Members of the Illinois State Board of Education at their March 16 meeting, during which they heard an update on feedback regarding changes to standardized testing. (Screenshot via

In an effort to improve state assessments for elementary and middle-school students, the Illinois State Board of Education is considering a wide range of potential updates to its current testing system, a spokesperson for the agency told the RoundTable this week.

Although a specific proposal is not yet on the table, possible changes include shifting to more frequent, shorter, intermittent tests throughout the year rather than one long and demanding assessment at the end of each spring. Additionally, other options are simply shortening the end-of-year exam, computerizing the test-taking process to deliver results more quickly and offering more individualized student assessments.

But any formal changes to the Illinois Assessment of Readiness, which measures math and language arts skills for students in third through eighth grades, would first have to be allowed by federal law and approved by the U.S. Department of Education, according to Jackie Matthews, ISBE’s Executive Director of Communications.

“We have consistently received feedback from Illinois schools that the current assessment takes too long, delivers results too late and adds too much undue stress to students and educators,” Matthews said. “This past fall, ISBE began conducting extensive statewide outreach to get feedback from teachers, school administrators, parents and students about how we can improve the federally required state assessment system.”

As part of that outreach, ISBE also surveyed more than 5,000 people across the state to learn more about public opinion regarding standardized testing and the IAR. Of the respondents, 75% said they were not satisfied with the current state assessment system while 50% said the testing needed “substantial change.” Meanwhile, when asked how they would feel about several shorter tests instead of one longer end-of-year assessment, 60% of survey participants said they would support such a system, 20% were against it and the remaining 20% were undecided.

Of course, any survey can have errors and inaccuracies, and it can be hard to gauge public opinion in a large state like Illinois. According to ISBE annual enrollment data, Illinois has more than 1.3 million public school students in kindergarten through eighth grade, and the state public education system also includes the third-largest public school district in the country in Chicago Public Schools.

Matthews also told the RoundTable that ISBE has held 12 focus groups in recent months to gather feedback from stakeholders on the best ways to improve the current testing system. ISBE officials are planning to present the results of those discussions to state board representatives at their next meeting on April 20.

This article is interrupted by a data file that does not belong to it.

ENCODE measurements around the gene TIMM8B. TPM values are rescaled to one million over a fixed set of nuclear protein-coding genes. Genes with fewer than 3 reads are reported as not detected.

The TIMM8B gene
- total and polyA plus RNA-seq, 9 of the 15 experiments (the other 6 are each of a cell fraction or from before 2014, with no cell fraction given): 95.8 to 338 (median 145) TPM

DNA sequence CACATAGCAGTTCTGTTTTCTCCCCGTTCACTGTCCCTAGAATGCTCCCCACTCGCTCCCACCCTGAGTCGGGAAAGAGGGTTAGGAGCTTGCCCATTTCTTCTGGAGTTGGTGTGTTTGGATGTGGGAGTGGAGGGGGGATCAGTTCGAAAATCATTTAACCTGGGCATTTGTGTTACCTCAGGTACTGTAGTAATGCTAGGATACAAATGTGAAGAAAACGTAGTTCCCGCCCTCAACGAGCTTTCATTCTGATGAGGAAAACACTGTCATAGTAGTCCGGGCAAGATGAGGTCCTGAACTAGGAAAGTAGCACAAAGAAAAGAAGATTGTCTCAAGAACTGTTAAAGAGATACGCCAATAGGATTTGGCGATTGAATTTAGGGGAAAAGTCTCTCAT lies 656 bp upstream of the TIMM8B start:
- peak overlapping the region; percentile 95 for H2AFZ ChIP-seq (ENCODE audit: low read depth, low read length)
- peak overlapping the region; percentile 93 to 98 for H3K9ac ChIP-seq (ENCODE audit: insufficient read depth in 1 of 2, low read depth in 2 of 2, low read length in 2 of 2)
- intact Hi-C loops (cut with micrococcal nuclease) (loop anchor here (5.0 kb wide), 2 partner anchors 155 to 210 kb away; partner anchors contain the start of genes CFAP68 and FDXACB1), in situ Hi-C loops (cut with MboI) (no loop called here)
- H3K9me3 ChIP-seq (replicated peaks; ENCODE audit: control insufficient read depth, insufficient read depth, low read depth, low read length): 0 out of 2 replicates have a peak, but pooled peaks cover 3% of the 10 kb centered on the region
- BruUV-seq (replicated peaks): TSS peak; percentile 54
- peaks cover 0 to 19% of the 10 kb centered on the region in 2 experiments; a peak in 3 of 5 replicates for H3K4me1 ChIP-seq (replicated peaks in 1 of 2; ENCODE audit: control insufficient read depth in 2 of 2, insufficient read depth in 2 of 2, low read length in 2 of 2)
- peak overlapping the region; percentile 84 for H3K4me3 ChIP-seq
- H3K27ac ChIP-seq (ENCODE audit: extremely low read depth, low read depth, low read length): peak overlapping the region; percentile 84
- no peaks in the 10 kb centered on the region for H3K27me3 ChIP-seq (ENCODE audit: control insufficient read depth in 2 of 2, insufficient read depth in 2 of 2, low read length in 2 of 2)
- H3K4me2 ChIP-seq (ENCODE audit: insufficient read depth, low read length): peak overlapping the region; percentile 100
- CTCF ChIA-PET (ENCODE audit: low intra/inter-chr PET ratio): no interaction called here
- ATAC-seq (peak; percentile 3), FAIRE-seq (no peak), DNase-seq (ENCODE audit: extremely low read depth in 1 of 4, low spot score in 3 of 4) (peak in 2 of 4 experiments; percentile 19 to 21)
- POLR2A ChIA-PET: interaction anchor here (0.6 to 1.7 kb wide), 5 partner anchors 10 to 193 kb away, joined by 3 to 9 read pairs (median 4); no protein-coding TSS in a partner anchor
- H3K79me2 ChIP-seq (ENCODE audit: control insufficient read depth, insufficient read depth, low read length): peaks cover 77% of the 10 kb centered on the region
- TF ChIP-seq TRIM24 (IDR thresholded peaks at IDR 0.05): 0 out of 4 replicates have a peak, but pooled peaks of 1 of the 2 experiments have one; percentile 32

One especially controversial topic in the overall testing conversation is the idea of expanding the IAR to include students in kindergarten through second grade. According to Matthews, 78% of Illinois school districts already spend their own money to administer assessments for that age group, so ISBE also used its survey to ask about instituting a statewide optional assessment for those youngest students. Of respondents, 25% were undecided and the remainder were split evenly between supporting and opposing the idea.

“We’re opposed to any testing for kindergarten through second graders,” said Kathi Griffin, President of the Illinois Education Association, the state’s largest teachers’ union. “As far as interim testing goes, it’s something that may work but only if it replaces the additional tests that many districts administer that are not needed for our state to receive federal education funding.”

When it comes to paying to assess students, individual districts and the state spend millions each year on contracts with testing agencies. Matthews told the RoundTable that ISBE is hoping to maintain or reduce the current level of spending on standardized tests, possibly by replacing the additional assessments that individual districts currently pay for themselves.

A spokesperson for Evanston/Skokie School District 65 did not respond to a request for comment on the district’s opinion on the IAR and how it would feel about the potential changes that ISBE is mulling over.

But based on initial reactions from IEA and others, ISBE will face plenty of opposition if it plans to institute more frequent testing across the state.

“We want to be clear: More testing is not the answer. More testing does not mean better educated students or better schools,” Griffin said. “Too much testing does mean teachers are forced to spend valuable classroom time preparing for and administering tests instead of working with our students to meet their academic and social/emotional needs.”

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Duncan Agnew

Duncan Agnew covers Evanston public schools, affordable housing, City Hall and more for the RoundTable. He also writes long-form investigations, features and the morning email newsletter three times a...